Freeports are no panacea for risks of no-deal Brexit
Innovative approaches are welcome but offer only limited benefits
THE EDITORIAL BOARD Add to my FT
The port of Trieste, in Italy, has kept its freeport status since it was originally awarded by the Holy Roman Emperor Charles VI in 1719
AUGUST 8 2019
Ports have always been places where the rules do not strictly apply.
Attracting merchants, sailors and travellers, they were spaces for exploration, innovation and, frequently, transgression.
A proposal by the UK government to create 10 so-called freeports after Britain leaves the EU aims to bring some of this spirit back to coastal parts of the country.
Such fresh thinking for how to address Britain’s economic divides is welcome, but the freeports are no silver bullet.
The threat of disruption from a no-deal Brexit cannot be defused so easily.
Critics rightly point out that freeports — areas where goods can be brought in customs free, stored or processed and then re-exported — are allowed within the EU.
The proposal from the British government, however, appears to mix these areas with “special economic zones” where companies are offered tax advantages and the kind of urban development corporations that, through a more streamlined planning process, created the financial centre Canary Wharf in a former industrial part of London during the 1980s.
In the US, where there are around 230 “foreign trade zones”, freeports are often used to cope with an anomaly in the customs regime: parts can face a higher tariff than finished goods.
Freeports allow for components to be brought in tariff free and used to assemble products which then only have to pay the lower duty when they are exported to the US.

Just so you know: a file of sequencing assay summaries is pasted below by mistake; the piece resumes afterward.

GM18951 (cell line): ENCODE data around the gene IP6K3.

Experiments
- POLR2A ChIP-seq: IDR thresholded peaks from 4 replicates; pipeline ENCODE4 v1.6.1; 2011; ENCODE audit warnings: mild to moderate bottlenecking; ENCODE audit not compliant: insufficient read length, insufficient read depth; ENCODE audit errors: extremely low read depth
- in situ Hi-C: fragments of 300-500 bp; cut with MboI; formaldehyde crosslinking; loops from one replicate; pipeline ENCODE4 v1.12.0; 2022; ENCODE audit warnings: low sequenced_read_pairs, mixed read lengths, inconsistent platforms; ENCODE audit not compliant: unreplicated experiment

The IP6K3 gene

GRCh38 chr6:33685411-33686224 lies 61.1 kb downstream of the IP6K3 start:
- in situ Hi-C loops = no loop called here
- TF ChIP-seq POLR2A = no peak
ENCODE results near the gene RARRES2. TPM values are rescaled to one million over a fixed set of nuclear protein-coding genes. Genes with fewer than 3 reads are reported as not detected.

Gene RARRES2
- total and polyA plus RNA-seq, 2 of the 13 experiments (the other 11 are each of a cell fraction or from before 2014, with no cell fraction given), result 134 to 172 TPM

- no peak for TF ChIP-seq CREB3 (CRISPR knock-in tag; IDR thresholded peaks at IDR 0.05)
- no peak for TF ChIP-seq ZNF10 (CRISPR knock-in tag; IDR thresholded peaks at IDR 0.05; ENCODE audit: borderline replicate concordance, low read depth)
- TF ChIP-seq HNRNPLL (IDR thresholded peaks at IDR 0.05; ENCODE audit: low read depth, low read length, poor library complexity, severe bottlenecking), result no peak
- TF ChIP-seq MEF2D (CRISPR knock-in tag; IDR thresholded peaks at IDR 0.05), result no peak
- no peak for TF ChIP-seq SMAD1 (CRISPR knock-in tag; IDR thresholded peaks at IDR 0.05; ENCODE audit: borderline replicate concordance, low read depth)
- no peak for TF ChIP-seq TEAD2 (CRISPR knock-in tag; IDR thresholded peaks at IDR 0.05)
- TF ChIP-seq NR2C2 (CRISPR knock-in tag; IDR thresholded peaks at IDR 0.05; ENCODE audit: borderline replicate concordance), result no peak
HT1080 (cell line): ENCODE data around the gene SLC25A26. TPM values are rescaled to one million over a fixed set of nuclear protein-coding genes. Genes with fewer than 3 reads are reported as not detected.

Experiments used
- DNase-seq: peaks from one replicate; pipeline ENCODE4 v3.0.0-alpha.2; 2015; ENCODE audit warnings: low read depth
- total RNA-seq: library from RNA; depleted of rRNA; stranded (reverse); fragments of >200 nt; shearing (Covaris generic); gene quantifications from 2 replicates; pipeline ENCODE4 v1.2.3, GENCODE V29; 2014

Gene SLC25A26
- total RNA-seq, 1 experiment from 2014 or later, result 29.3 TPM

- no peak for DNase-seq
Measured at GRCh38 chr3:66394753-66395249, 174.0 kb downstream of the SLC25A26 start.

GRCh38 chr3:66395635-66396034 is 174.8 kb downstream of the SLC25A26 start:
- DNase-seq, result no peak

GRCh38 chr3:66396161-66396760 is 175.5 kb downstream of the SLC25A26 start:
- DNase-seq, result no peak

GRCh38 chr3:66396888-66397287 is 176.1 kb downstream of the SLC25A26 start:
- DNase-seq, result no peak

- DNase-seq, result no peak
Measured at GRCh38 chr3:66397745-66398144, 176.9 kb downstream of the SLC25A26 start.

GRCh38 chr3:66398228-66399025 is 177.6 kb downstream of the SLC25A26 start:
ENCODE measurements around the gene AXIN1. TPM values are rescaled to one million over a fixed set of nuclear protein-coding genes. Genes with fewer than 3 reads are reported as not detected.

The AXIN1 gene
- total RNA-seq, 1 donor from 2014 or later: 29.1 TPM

Without the free port the associated manufacturing jobs may not be in the US at all.
This tends to be less of a problem for EU member states.
Instead, the trading bloc’s 82 freeports tend to be hubs for the logistics industry thanks to streamlined customs procedures.
Bremerhaven, a container port situated next to the Free Hanseatic city of Bremen, is still a free zone.
Meanwhile, the port of Trieste, in Italy, has kept its freeport status since it was originally awarded by the Holy Roman Emperor Charles VI in 1719.
The evidence on the effectiveness of such zones is mixed.
When tariffs are low anyway, opt-outs have less value.
They can also lead to jobs just shifting from outside the zone to within it rather than creating any overall increase in activity.
Their success depends on access to transport, skills and capital close to the port.
They may play a role alongside other initiatives, however, in bringing business to deprived areas.
Liz Truss, the UK trade secretary, referenced the regeneration of London’s docklands in the 1980s, which benefited from a new light railway line along with the development corporation.
Outside of EU state aid rules, the government could more easily offer tax incentives for investment as well. Brexit has provided a wake-up call for national politicians similar to the riots in Liverpool and London during the 1980s, which spurred the creation of development corporations, notably the Merseyside Development Corporation that regenerated Liverpool’s Albert Docks as well as the London Docklands Corporation.
The EU referendum vote demonstrated that many of those living in coastal areas around the country were similarly frustrated and alienated by the direction of the UK and living standards.
Freeports will not be a substitute for sensible macroeconomic policies.
Canary Wharf, now among the most successful examples of an urban regeneration programme in the UK, went bust after the early 1990s recession.
It only became a success when the economy recovered.
Urban regeneration will not offset the economic damage of a no-deal Brexit to areas dependent upon manufacturing exports to the EU.
Letter in response to this article: Northern Ireland itself is a potential freeport / From Harald Tobermann, Edinburgh, UK
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